The current shift towards transnationalism in labour history can be taken to have started in 1990, with the publication of Marcel van der Linden and Wayne Thorpe’s landmark study Revolutionary Syndicalism in International Perspective. Transnational historyʊa term still competing with “new global history”, “connected histories”, or “entangled histories” ʊhas recently been defined as the study of “links and flow...people, ideas, products, processes and patterns that operate over, across, through, beyond, above, under, or in-between polities and societies”. Most areas of the humanities and social sciences have responded to this dramatic change of focus, which is based on the awareness of the entangled and interconnected nature of societies, not only as a result of the most recent period of economic globalisation, but also over the past centuries, and in their very essence. This drive towards transnational revisionism has stemmed from the acknowledgment that historiography has been overwhelmingly written within a national framework and needs to be reconsidered with greater attention for the international context which constitutes, explains, determines or contradicts national developments. This approach is also necessary to provide a much-needed history of globalisation.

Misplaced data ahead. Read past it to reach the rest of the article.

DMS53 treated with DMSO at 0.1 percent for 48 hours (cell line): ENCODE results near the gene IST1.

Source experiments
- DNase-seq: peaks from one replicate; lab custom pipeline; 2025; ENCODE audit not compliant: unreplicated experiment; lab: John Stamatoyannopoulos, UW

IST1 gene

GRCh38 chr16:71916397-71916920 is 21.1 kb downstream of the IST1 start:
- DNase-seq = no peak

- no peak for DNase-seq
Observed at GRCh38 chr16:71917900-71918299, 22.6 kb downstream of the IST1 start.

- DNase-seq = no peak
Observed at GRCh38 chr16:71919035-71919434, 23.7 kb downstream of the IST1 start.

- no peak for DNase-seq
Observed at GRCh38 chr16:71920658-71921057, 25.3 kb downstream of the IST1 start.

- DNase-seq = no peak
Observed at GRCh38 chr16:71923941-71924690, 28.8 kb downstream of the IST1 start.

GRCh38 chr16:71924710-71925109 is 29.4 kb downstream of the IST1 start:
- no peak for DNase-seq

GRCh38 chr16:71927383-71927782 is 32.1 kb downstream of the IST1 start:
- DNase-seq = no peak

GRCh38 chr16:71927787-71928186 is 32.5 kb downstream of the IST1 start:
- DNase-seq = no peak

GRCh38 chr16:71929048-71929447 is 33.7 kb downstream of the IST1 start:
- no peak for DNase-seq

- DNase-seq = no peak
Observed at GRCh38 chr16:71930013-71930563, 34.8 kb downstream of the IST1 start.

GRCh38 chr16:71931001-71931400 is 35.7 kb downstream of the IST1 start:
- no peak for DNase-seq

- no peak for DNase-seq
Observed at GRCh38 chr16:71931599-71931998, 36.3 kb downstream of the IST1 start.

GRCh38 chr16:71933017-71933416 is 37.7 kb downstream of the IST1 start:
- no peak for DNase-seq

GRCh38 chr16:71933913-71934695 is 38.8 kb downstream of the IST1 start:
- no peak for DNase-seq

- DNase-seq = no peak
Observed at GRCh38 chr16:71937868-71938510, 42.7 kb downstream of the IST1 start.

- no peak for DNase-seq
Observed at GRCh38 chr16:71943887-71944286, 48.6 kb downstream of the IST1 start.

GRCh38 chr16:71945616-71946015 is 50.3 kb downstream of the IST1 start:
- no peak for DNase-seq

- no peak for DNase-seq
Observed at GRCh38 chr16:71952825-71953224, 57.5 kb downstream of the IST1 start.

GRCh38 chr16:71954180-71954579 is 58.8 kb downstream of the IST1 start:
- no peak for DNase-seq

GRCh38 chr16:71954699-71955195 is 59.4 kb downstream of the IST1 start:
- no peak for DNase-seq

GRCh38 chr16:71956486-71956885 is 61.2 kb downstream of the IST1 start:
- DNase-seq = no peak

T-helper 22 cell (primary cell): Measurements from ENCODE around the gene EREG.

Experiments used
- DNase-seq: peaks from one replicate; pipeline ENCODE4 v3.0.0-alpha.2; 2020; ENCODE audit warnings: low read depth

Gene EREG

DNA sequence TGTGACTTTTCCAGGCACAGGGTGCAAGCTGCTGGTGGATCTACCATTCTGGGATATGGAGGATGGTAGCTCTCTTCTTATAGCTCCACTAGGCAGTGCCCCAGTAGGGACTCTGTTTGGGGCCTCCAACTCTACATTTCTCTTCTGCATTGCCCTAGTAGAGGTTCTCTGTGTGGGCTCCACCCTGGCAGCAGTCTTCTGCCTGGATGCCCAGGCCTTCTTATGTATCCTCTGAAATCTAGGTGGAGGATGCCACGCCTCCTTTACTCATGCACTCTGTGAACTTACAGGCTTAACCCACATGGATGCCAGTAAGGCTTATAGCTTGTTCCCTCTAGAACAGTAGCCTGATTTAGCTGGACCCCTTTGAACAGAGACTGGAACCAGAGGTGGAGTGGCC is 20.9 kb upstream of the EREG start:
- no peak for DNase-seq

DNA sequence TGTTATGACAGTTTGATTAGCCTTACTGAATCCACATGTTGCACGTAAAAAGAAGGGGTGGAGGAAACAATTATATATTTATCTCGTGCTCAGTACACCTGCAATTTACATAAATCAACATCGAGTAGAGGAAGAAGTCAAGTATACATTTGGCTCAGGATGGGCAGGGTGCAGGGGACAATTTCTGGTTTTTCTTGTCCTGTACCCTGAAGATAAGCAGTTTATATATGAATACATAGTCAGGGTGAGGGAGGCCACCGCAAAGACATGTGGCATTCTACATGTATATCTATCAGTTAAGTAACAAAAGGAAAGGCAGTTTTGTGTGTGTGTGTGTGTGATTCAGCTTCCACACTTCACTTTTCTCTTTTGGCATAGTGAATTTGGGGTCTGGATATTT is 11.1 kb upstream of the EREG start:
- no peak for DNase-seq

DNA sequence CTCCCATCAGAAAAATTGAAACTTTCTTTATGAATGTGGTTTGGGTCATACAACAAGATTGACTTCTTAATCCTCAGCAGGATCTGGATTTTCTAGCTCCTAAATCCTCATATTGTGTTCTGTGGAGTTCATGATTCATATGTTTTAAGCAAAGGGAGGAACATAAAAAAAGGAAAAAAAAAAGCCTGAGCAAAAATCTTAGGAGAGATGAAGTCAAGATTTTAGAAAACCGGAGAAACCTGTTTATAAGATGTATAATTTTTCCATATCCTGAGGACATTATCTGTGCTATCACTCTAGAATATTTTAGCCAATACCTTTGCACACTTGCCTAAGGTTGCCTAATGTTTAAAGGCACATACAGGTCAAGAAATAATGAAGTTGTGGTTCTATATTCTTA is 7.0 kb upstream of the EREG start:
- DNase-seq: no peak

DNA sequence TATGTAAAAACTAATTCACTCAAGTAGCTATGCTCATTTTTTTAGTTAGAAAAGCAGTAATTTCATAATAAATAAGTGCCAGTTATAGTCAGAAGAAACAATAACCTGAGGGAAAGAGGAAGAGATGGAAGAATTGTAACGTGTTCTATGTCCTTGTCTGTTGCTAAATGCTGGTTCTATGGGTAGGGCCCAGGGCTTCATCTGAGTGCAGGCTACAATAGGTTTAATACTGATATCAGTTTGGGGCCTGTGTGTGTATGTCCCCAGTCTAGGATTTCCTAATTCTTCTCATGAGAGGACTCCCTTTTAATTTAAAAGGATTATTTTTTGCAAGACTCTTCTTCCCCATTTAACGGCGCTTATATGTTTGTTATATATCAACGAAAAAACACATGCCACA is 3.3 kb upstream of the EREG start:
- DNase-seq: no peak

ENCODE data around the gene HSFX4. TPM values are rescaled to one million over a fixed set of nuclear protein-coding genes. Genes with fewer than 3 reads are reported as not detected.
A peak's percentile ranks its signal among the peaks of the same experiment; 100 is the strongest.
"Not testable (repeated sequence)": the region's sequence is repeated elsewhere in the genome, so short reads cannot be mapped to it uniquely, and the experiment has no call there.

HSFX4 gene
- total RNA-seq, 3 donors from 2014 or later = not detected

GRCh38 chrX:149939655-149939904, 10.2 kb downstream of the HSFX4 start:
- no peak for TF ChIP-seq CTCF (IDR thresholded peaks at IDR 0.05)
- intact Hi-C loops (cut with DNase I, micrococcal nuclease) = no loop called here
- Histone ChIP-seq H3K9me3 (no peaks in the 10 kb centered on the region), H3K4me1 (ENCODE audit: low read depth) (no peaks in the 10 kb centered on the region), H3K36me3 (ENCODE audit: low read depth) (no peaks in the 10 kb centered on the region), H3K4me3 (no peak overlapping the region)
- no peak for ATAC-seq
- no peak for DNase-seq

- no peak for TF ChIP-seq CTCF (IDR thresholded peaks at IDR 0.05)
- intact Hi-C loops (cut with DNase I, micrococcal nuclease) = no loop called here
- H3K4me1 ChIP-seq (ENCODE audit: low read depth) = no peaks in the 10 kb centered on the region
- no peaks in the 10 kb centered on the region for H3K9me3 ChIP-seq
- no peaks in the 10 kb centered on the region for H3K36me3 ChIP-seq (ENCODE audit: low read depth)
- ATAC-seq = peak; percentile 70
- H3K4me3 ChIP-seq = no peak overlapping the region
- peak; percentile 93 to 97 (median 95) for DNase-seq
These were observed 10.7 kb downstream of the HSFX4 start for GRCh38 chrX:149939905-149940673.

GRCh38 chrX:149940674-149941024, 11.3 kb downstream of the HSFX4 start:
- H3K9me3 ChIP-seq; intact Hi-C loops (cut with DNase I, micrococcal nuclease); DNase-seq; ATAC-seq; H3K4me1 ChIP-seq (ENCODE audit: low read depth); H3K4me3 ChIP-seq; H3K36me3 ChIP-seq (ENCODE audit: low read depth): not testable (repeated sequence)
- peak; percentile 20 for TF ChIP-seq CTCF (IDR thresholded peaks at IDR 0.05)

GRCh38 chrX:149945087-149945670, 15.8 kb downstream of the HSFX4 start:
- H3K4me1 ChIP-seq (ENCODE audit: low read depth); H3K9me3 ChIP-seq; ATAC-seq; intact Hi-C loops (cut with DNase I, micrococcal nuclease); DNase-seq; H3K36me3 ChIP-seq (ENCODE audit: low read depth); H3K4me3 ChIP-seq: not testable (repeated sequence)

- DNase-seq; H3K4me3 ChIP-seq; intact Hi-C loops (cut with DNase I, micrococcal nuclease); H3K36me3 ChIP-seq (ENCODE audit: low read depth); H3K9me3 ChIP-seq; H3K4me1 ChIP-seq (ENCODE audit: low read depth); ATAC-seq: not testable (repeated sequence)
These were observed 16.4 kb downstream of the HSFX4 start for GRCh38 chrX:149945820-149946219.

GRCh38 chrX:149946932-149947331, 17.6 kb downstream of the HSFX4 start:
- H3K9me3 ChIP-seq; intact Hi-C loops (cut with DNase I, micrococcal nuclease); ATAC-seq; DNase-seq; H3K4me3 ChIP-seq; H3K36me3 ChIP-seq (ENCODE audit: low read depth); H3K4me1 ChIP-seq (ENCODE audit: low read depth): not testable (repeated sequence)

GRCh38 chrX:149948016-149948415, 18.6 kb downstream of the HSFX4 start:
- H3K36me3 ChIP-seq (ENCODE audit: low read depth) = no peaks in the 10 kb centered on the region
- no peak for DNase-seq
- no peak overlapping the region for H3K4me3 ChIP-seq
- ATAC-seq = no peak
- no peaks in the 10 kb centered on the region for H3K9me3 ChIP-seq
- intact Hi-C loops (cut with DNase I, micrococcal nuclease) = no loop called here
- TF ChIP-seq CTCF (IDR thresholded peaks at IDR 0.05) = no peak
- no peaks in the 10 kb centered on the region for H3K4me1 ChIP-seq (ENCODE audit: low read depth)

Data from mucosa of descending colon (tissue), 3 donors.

Anarchism, syndicalism and more generally labour history provide a case in point for the pertinence of this angle of study, especially as a way of expanding research on working-class internationalism. Internationalism as an ideal and a practical organisational goal has been at the centre of labour activism since at least the universalist proclamations of the French Revolution, and became a prime endeavour after the International Working Men’s Association was set up in 1864. Labour internationalism, in its traditional and most widely accepted basic definition, is the ideology promoting universal brotherhood and solidarity among workers, and the setting up of organisations in order to achieve these aspirations.